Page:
This article explains what DevOps is and what DevOps really means, and how automation tools can help teams adopt DevOps practice.
DevOps (a portmanteau of “development” and “operations”) is a concept dealing with, among other things: software development, operations, and services. It emphasizes communication, collaboration, and integration between software developers and information technology (IT) operations personnel.– Wikipedia
To understand what DevOps is, first, you need to understand the traditional development and deployment process.
Traditional Development & Deployment Process
Let’s understand how the traditional development and operations teams work to deploy the application to production.
- The development team develops code for the application, security, and bug fixes.
- Once the developed code is ready for release, it will be handed over to the operations team for deployment.
- The development team has to wait for days to weeks for the new code to be deployed in the production environment due to several challenges in environment provisioning and approvals.
- The operations team will start deploying the code to QA/Performance environments.
- The application might not work the way it worked in the development environment. It happens when the development environment is not identical to the deployment (QA/Perf/Stage/Prod) environment. It could be platform version issues, config changes, module version changes, etc.
- Ops team might think the problems are caused because of the bugs in the code.
- The development team might think there is some issue with the configurations made by the operations team.
- There should be something to make the development and operations team work better. Here is where DevOps comes into play
What is DevOps?
DevOps is a culture or a philosophy aiming to bridge the gap between the development and operations teams to improve productivity and collaboration by automating infrastructure, code deployments, and continuous monitoring of applications.
Overall it is building a good relationship and setting up a collaboration process between the development and operations teams to work together and share responsibilities.
One example of collaboration is the ops team attending development scrum meetings to understand application requirements during the development phase itself. Then the ops team will align with the development team’s delivery goals. So basically, they will act as a single team rather than different teams.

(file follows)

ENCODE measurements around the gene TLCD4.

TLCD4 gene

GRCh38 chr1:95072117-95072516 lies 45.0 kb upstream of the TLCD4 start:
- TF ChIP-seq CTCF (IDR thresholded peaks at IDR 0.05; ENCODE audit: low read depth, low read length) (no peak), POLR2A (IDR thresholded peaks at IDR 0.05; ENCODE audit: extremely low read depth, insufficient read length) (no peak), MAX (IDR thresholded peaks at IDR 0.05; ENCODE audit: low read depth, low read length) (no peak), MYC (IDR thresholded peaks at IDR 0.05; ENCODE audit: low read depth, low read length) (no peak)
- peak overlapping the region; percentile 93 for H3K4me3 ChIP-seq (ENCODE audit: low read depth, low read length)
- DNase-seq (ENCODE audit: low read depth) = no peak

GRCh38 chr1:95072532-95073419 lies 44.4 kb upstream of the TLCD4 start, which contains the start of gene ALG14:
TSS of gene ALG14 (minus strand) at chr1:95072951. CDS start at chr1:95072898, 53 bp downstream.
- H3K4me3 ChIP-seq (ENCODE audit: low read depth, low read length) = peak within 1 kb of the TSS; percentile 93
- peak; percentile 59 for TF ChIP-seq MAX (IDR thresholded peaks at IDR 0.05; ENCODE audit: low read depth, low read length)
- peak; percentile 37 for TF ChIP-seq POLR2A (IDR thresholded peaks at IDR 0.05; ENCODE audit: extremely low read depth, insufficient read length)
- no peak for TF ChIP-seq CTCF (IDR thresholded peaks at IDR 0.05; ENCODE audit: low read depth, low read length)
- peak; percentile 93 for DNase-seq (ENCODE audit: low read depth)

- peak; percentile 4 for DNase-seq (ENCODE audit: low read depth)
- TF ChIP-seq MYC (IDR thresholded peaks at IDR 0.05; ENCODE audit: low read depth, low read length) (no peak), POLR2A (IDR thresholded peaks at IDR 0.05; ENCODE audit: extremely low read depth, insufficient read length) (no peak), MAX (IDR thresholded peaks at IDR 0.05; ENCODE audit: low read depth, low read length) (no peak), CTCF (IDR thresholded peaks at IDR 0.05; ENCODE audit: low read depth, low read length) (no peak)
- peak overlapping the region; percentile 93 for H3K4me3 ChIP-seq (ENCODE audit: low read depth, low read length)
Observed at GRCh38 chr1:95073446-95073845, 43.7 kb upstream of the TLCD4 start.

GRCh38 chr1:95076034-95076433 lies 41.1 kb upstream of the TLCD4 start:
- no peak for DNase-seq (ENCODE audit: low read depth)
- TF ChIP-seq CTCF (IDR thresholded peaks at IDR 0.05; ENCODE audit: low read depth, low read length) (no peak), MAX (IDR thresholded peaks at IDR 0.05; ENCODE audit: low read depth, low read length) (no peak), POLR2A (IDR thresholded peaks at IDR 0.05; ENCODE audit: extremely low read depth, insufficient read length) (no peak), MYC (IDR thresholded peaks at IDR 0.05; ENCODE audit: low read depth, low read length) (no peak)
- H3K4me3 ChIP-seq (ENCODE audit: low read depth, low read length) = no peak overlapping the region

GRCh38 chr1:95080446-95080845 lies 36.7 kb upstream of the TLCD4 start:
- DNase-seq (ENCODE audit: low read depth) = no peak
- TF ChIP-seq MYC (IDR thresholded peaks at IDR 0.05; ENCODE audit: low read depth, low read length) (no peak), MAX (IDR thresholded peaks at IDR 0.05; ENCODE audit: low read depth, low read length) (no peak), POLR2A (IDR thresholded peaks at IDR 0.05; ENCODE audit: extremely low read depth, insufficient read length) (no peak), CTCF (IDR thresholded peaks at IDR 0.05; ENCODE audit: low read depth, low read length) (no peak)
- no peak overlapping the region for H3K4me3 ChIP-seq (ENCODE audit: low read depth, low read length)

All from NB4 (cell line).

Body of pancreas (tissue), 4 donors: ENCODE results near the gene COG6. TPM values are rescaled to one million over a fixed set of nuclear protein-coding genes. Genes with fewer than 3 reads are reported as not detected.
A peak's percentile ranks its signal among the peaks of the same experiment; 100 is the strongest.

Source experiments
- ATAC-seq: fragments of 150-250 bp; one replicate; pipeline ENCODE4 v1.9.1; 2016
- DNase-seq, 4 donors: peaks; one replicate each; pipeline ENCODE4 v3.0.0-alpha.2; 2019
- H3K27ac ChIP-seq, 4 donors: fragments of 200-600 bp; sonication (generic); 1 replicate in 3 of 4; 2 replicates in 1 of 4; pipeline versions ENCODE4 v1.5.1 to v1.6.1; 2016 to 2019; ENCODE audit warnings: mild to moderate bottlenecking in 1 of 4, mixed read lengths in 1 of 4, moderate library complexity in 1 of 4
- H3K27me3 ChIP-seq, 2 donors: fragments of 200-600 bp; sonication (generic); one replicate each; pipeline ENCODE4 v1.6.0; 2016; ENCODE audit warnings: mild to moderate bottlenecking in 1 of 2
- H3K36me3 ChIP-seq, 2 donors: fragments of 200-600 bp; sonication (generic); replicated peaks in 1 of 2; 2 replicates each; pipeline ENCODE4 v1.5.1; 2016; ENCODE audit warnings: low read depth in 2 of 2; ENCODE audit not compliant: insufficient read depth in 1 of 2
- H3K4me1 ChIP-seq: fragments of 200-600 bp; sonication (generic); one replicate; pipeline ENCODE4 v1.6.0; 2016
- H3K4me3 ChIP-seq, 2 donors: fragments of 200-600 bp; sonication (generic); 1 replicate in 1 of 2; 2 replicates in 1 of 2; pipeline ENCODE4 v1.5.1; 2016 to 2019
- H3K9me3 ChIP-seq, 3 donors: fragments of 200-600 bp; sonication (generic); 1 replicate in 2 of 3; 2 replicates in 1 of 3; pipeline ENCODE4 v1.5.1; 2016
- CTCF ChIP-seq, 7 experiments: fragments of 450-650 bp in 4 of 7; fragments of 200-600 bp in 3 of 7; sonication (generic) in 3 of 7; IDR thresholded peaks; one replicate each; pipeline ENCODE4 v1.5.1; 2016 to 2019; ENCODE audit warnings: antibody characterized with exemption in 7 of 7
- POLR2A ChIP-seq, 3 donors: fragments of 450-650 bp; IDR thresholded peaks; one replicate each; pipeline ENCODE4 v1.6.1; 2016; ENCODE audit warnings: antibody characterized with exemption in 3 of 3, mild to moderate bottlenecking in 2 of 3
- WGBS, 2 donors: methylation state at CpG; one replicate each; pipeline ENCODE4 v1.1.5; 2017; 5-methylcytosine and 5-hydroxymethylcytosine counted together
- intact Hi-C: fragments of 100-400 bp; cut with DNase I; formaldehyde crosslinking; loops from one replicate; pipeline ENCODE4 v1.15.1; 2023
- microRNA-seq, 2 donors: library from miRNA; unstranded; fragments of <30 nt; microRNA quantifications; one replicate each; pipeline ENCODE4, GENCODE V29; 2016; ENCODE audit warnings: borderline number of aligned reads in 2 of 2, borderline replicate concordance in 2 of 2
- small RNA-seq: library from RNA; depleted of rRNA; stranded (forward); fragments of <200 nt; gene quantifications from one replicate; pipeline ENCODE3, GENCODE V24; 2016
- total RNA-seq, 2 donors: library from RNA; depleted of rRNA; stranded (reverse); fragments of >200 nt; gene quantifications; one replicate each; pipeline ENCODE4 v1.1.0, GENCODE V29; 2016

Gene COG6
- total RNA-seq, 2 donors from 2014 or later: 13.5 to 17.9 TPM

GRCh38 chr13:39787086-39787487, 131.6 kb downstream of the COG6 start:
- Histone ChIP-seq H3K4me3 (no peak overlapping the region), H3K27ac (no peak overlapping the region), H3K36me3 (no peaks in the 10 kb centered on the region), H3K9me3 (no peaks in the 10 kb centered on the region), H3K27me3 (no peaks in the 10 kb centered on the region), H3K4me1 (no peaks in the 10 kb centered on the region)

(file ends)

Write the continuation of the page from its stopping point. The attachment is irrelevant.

A team following DevOps principles automates everything from infrastructure provisioning to code testing and deployments.
This collaborative mindset avoids writing big chunks of code that take days and months of testing. Instead, developers will focus on small modules integrated and tested frequently to speed up the application delivery process.
Moreover, with the right automation, the development and production environments will have the same configuration’s so that the application will run on a production server as it did in the development environment.
Regarding automation, teams will write configuration management scripts or codes to bring the deployment infrastructure to the desired state.
Also, DevOps has been an exploding topic for the last five years. Here is the google trends data on DevOps for past years.
How can a team accomplish DevOps practice?
Using the right tools from development to the production environment would create a complete DevOps toolchain for delivering applications faster and better. Tools are just DevOps enablers. You have to understand that Automation is not DevOps.
An example of this is Jenkins. Using Jenkins, you can get the latest code from the version control systems like Github and test it continuously without any manual intervention. We call this Continuous Integration.
Next comes application deployment, for which configuration management tools like Puppet, Chef, Ansible and Saltstack can be used. Using these tools, you can code your infrastructure and define how your infrastructure should look and behave. This approach is often called “Infrastructure as code.”
The code determines the state of your infrastructure. These tools help the teams provision hundreds and thousands of servers, configure themselves automatically, and deploy the application code.
The next shift in the DevOps movement is containerization. Container technologies like Kubernetes help DevOps teams build applications and ship them to any environment without much configuration drift.
Adopting DevOps will vary between organizations. Some organizations change the culture and process of different teams to adopt DevOps. Some organizations will start building different skillsets in the same team to adopt DevOps. So it’s all about a collaborative mindset.
Please tell us what you think about the DevOps approach in the comment section.
Also, I have published an article on how to become a DevOps engineer. Check it out to understand the skillsets and learning paths required for practicing DevOps.